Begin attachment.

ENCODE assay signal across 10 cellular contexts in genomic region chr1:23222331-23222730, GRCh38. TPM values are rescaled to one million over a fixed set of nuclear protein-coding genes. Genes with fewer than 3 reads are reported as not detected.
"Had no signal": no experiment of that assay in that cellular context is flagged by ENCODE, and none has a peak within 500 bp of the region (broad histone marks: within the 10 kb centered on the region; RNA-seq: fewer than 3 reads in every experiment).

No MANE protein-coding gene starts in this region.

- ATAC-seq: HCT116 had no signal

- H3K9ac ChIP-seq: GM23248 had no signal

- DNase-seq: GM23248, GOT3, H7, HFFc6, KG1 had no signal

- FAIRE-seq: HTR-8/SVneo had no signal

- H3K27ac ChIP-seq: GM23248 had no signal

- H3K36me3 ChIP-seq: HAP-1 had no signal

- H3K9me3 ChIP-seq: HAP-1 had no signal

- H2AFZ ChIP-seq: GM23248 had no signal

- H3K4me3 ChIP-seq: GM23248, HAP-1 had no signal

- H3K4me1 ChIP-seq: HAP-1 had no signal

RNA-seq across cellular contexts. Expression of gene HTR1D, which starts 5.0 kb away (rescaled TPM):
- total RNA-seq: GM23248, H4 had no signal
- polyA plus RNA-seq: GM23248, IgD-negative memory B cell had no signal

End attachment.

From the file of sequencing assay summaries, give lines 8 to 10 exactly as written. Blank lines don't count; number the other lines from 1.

- H3K27ac ChIP-seq: GM23248 had no signal

- H3K36me3 ChIP-seq: HAP-1 had no signal

- H3K9me3 ChIP-seq: HAP-1 had no signal